MINE workers are demanding a minimum US$200 per month as Covid-19 risk allowances arguing the mining sector is one of the key economic cogs not spared from the effects of the coronavirus pandemic.
The Zimbabwe Diamond and Allied Minerals Workers (ZDAMWU) general-secretary Justice Chinhema writing to National Employment Council for the Mining Industry Tuesday demanded that employees in the sector must be given Covid-19 risk allowances urgently.
“Mine industry workers have become foot soldiers of our country’s economy hence the government has declared the sector an essential service sector,” Chinhema said.
He said the disbursement of the monthly Covid-19 allowance must be treated as a matter of urgency.
“With the rise in reported cases of Covid-19 in Zimbabwe, reports from our members across the country and statistics confirming that most mines now have positive cases, it is high time as a sector we introduce Covid-19 allowance and massive tests across all mines to motivate workers to work under this difficult and hazardous environment and contain the ever increasing spread of Covid-19,” said Chinhema.
He said if the government’s US$12 billion mining economy was to be achieved, there was need to motivate workers in the sector.
“With the US$12 billion tag for the industry, workers need to be motivated than to work under protest. With the imminent 2021 first quarter wage negotiations, the mining industry having been accorded essential service status, it’s time we include the Covid-19 allowance over and above the minimum wage like what all other essential service providers are doing, the government included.”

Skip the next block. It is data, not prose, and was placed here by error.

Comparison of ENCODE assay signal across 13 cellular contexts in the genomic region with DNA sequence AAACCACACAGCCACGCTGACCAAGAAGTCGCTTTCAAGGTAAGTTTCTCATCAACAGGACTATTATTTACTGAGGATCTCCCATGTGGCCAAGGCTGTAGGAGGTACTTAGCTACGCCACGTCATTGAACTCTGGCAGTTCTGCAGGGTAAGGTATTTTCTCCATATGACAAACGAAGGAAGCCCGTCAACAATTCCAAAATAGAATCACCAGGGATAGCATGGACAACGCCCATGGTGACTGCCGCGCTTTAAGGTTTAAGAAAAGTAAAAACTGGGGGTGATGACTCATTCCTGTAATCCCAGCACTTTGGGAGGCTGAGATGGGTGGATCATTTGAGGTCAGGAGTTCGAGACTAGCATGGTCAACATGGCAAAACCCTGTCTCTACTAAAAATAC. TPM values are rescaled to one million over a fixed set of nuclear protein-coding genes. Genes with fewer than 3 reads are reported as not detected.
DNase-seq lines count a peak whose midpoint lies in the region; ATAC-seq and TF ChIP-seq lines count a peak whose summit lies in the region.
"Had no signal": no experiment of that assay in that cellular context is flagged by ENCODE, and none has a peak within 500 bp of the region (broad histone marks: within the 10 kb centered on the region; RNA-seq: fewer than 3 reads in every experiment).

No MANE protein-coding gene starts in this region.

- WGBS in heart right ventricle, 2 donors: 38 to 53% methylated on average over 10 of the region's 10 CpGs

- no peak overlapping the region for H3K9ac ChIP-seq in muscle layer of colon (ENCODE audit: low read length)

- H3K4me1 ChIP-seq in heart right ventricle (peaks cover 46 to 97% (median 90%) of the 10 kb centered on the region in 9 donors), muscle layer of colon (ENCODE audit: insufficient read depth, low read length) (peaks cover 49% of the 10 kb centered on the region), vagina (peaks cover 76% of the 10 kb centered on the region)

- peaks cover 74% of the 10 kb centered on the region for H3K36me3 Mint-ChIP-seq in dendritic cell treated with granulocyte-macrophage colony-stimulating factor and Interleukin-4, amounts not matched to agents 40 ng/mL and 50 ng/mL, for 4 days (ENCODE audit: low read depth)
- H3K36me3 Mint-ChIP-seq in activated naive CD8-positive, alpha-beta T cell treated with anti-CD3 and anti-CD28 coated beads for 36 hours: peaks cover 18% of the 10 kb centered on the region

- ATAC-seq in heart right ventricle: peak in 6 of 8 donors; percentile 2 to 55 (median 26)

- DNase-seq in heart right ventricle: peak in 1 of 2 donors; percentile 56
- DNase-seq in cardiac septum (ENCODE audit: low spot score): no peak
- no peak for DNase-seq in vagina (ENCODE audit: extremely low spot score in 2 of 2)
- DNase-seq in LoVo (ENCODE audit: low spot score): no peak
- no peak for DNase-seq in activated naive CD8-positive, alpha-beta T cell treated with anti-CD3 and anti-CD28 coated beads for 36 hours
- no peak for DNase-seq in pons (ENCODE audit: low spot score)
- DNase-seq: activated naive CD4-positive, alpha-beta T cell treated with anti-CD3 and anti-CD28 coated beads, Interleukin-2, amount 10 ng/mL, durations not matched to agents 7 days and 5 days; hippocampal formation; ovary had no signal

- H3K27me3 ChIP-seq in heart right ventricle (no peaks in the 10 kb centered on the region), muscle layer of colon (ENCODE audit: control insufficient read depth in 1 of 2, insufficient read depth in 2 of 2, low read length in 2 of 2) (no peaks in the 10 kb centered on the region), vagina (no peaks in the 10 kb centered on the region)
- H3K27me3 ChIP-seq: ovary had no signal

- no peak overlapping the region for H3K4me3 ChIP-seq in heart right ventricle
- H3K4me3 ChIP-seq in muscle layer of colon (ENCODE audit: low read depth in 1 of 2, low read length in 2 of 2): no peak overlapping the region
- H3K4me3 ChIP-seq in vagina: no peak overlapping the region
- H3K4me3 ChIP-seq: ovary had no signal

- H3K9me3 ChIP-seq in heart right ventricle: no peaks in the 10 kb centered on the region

Chinhema said mine workers were proposing a minimum of US$200 per month as Covid-19 allowance across the board subject to review from time to time.
“This is not about money but a risk allowance associated with the risk that is involved during a pandemic.
“Besides the allowance, workers are expecting a wage increase in the range of US$400 to US$600 equivalent or 100% US$. The prices of basic goods and services charged around the mining districts in Zimbabwe are mostly pegged in US$ especially districts that have no big supermarkets,” he said.
Chinhema added ZDAMWU was compiling statistics indicating the needs of an ordinary mine worker and his family including basic food items and social services.
“Any wage negotiations that do not use actuals as required for a worker to survive will not be accepted because it’s a slave wage. Mine workers have always said they deserve a wage that is in line with the actual value of minerals mined and in line to other regional scales.”